Sunday, November 8, 2015

What, not even a little dribbling?

I was rather disappointed to find not even a little dribbling in Bill Bryson's latest offering (though there is some drivelling). Call me old fashioned but when dribbling is promised I expect dribbling, if only a little. And Bill doesn't even bother to explain why no dribbling, not even a little, which seems the least he could have done.

That said, I generally liked Bill's latest book despite this glaring omission and despite the fact that he insists on celebrating countless obscure 'great' men of history on almost every page, whilst insulting women at almost every turn, including at one point imagining beating one to death with his walking stick and burying the body in the marshes. Her crime? Letting her dog poop on a path.

He's a funny writer and funny excuses much in my book. However on the subject of women, from Katie Price to Meryl Streep - the latter of which he goes to the trouble of including on his list of fifteen 'reflex loathings' that he thinks everyone should be allowed to have without having to explain themselves - he is typically and tediously unfunny, snide and puerile. Katie Price he loathes for her '30kg-a-piece' breasts, Streep for 'being adorable'.

In 2015 this is unhelpful at best, shameless propaganda for the patriarchy at worst. Bryson, like most men, clearly holds mankind in greater esteem than he holds womankind and makes no apology for this bias in this, as in all of his other books, with few likeable female characters appearing amongst a multitude of worthy males. But as a fellow humorist I keep hoping for a maturing of this knee-jerk sexism from a writer of his general wit and intelligence and so was genuinely disappointed to find it hasn't happened yet, not least because the wider world in 2015 is beginning to wake up to the depth and breadth of male misogyny and its widespread destructive consequences.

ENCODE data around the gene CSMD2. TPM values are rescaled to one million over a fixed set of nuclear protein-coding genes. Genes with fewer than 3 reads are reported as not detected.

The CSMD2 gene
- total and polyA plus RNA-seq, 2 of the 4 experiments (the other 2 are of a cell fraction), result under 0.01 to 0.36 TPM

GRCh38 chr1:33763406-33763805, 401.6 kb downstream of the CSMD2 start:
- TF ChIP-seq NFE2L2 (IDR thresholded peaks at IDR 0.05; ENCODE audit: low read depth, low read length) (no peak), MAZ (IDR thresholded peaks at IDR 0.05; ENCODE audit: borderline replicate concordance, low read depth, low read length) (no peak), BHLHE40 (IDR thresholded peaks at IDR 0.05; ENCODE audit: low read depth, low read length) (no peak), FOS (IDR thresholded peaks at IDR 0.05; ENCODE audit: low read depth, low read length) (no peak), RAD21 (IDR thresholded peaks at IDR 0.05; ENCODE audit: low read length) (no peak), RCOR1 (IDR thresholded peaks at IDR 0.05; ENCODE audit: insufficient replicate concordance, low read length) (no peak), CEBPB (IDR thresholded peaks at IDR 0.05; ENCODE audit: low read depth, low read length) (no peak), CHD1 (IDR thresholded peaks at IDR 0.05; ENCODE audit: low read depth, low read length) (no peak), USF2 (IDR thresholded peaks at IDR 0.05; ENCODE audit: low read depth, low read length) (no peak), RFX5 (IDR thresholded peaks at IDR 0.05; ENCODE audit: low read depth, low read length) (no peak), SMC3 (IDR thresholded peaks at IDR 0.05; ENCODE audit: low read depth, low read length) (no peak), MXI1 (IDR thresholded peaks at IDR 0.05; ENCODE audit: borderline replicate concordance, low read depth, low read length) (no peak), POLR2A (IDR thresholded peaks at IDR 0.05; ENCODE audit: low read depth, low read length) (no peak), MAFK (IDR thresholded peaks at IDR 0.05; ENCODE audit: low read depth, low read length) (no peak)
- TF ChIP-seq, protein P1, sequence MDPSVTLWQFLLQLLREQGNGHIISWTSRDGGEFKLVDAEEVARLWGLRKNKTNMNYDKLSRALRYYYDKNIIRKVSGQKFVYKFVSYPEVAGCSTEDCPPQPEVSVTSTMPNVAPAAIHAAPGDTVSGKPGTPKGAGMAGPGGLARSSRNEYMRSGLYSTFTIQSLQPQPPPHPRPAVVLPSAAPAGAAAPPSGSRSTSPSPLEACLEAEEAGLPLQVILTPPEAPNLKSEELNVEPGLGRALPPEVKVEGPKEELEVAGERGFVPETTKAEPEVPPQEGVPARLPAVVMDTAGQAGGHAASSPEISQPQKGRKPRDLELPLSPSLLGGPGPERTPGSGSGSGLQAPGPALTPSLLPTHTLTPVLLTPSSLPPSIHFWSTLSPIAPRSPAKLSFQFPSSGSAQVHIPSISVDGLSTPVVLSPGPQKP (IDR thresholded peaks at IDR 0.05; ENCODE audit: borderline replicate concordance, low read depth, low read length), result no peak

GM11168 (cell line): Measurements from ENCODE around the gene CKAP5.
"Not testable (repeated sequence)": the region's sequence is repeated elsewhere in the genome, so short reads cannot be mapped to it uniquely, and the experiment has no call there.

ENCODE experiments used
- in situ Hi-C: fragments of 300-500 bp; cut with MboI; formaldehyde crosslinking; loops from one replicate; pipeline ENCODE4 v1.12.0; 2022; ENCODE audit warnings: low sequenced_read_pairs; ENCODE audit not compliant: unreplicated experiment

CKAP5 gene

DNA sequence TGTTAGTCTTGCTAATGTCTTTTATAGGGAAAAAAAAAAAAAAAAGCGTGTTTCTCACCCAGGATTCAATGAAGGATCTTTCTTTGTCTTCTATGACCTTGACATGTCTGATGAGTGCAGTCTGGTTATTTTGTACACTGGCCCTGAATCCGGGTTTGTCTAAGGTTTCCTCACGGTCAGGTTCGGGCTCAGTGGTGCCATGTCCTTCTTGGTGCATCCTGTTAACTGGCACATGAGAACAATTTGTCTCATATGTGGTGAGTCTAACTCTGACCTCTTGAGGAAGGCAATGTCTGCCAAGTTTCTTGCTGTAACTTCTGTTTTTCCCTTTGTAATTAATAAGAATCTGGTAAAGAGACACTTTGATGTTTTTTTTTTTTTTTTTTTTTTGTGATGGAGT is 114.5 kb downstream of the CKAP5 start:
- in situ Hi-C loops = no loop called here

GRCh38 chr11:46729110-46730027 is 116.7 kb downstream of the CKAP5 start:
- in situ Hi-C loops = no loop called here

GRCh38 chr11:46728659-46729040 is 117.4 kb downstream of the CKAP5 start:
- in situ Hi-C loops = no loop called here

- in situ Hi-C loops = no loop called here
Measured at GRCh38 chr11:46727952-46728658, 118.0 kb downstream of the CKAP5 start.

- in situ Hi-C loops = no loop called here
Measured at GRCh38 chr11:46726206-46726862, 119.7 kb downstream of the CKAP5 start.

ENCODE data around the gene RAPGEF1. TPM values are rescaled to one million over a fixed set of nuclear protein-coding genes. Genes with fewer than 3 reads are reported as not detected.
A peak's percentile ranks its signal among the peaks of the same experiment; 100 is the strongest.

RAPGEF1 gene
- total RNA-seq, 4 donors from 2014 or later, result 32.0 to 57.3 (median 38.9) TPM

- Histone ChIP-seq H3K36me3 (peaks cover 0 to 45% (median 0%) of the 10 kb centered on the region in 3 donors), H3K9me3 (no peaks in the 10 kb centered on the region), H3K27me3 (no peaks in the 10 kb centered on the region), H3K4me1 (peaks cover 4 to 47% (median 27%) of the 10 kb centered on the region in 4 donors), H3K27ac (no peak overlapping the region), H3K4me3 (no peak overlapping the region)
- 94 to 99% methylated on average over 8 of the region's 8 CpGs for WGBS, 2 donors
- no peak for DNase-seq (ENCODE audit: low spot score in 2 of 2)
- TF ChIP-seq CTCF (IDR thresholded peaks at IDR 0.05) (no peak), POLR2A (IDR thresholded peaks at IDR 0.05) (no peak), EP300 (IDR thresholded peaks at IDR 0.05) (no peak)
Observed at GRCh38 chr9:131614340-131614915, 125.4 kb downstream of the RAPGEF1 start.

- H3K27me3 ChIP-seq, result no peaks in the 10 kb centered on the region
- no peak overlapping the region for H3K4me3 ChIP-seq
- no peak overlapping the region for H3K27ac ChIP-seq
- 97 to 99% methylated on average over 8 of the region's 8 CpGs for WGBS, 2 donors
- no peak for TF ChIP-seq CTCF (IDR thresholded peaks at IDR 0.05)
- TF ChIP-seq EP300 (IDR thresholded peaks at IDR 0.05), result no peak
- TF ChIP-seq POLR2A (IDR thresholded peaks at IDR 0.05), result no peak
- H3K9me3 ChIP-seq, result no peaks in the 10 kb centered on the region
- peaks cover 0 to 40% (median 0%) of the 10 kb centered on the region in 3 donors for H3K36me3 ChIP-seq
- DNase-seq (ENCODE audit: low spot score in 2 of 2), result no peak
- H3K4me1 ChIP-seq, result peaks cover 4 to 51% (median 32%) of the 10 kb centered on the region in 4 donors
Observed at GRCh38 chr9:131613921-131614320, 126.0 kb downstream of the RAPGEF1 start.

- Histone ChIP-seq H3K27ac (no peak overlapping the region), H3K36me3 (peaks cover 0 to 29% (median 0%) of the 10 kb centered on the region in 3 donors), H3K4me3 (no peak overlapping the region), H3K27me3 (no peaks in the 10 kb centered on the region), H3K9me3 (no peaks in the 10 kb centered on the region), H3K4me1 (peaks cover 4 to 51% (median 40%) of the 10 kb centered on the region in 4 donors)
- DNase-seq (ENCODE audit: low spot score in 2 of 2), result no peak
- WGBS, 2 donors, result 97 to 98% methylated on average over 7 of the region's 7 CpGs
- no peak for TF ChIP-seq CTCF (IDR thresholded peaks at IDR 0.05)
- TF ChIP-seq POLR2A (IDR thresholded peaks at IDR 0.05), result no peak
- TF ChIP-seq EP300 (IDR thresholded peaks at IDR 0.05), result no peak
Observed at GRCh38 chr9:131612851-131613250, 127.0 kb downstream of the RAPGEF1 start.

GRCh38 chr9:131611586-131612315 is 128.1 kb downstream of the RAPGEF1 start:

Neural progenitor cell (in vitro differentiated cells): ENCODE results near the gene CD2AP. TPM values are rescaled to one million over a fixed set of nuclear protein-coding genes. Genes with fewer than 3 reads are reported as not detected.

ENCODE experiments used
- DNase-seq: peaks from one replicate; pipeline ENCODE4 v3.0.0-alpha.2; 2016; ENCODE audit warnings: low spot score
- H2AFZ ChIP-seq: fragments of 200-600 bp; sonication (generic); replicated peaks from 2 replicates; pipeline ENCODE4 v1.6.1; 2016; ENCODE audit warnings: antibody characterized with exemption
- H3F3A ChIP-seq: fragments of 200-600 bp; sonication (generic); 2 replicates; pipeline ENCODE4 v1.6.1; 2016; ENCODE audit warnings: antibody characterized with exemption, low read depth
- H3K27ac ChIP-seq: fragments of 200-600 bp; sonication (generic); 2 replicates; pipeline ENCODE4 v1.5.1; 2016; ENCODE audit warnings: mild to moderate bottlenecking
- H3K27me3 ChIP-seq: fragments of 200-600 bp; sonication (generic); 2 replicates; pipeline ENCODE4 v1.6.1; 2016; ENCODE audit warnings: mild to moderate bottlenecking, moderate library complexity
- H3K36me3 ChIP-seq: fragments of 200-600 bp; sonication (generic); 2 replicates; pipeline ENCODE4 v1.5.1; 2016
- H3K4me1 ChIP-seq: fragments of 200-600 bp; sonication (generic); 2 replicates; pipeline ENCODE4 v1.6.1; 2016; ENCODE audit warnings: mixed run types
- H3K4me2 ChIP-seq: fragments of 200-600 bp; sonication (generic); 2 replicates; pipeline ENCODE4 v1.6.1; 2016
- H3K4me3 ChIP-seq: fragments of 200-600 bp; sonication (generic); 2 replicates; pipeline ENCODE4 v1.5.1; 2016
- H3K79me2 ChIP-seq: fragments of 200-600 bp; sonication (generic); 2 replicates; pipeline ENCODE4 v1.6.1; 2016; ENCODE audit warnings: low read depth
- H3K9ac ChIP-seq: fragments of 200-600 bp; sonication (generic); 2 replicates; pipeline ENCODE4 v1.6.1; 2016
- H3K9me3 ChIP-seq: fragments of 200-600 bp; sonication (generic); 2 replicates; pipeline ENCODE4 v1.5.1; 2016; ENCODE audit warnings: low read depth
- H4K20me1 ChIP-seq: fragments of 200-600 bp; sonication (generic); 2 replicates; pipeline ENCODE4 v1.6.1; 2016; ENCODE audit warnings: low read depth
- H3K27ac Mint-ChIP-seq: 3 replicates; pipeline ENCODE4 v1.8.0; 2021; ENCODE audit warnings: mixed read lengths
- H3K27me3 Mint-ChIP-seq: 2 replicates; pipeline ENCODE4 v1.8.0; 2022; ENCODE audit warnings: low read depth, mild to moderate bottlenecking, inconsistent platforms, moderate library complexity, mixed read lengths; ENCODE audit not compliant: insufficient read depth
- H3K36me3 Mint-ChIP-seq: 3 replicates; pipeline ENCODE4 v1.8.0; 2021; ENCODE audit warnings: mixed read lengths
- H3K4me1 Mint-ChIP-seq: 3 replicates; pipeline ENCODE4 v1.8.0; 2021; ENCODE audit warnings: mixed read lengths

Instead, Bryson continues to thank his wife for being 'patient'. How does she stand it! Aristotle liked his women 'patient' (read obedient and self-sacrificing) and perhaps so will it ever be with most men, wanting to keep for themselves the business-end of living. If this is the case, however, to put it bluntly, we are all fucked. Women will never be patient enough for men, while impatient men will ever make arrogant, cruel and incompetent rulers - and writers, too, ultimately. And what a damn shame that is.

Still, the hardback first edition cover of little dribbling is a visual and tactile extravaganza and I will miss caressing it while the book rests weightily in my lap and I hope that elusive dribbling will appear around the next bend. All women are patient, Bill, but that's far from all we are. The world will ever be at war with itself as long as it fails to understand this.

And on that impatient note, Bill, I'll leave you to your dribbling, little or otherwise.          

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